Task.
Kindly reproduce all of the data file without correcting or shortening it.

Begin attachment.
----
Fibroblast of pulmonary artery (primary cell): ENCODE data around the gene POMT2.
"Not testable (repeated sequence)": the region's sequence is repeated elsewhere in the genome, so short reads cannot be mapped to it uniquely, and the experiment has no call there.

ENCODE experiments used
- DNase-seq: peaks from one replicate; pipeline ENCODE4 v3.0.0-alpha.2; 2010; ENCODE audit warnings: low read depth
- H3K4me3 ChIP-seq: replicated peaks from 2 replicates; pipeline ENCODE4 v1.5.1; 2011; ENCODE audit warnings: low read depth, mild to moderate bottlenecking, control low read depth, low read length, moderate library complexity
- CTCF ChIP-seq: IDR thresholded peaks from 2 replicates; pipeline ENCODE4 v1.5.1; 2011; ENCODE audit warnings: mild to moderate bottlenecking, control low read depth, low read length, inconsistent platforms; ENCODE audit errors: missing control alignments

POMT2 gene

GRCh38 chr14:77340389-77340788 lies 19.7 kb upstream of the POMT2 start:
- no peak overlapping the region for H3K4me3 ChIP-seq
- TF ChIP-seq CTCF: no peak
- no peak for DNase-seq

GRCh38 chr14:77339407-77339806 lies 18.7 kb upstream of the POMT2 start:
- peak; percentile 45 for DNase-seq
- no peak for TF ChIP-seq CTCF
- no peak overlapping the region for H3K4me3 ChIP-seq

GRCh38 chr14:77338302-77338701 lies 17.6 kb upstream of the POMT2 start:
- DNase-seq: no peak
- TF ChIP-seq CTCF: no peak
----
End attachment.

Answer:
Fibroblast of pulmonary artery (primary cell): ENCODE data around the gene POMT2.
"Not testable (repeated sequence)": the region's sequence is repeated elsewhere in the genome, so short reads cannot be mapped to it uniquely, and the experiment has no call there.

ENCODE experiments used
- DNase-seq: peaks from one replicate; pipeline ENCODE4 v3.0.0-alpha.2; 2010; ENCODE audit warnings: low read depth
- H3K4me3 ChIP-seq: replicated peaks from 2 replicates; pipeline ENCODE4 v1.5.1; 2011; ENCODE audit warnings: low read depth, mild to moderate bottlenecking, control low read depth, low read length, moderate library complexity
- CTCF ChIP-seq: IDR thresholded peaks from 2 replicates; pipeline ENCODE4 v1.5.1; 2011; ENCODE audit warnings: mild to moderate bottlenecking, control low read depth, low read length, inconsistent platforms; ENCODE audit errors: missing control alignments

POMT2 gene

GRCh38 chr14:77340389-77340788 lies 19.7 kb upstream of the POMT2 start:
- no peak overlapping the region for H3K4me3 ChIP-seq
- TF ChIP-seq CTCF: no peak
- no peak for DNase-seq

GRCh38 chr14:77339407-77339806 lies 18.7 kb upstream of the POMT2 start:
- peak; percentile 45 for DNase-seq
- no peak for TF ChIP-seq CTCF
- no peak overlapping the region for H3K4me3 ChIP-seq

GRCh38 chr14:77338302-77338701 lies 17.6 kb upstream of the POMT2 start:
- DNase-seq: no peak
- TF ChIP-seq CTCF: no peak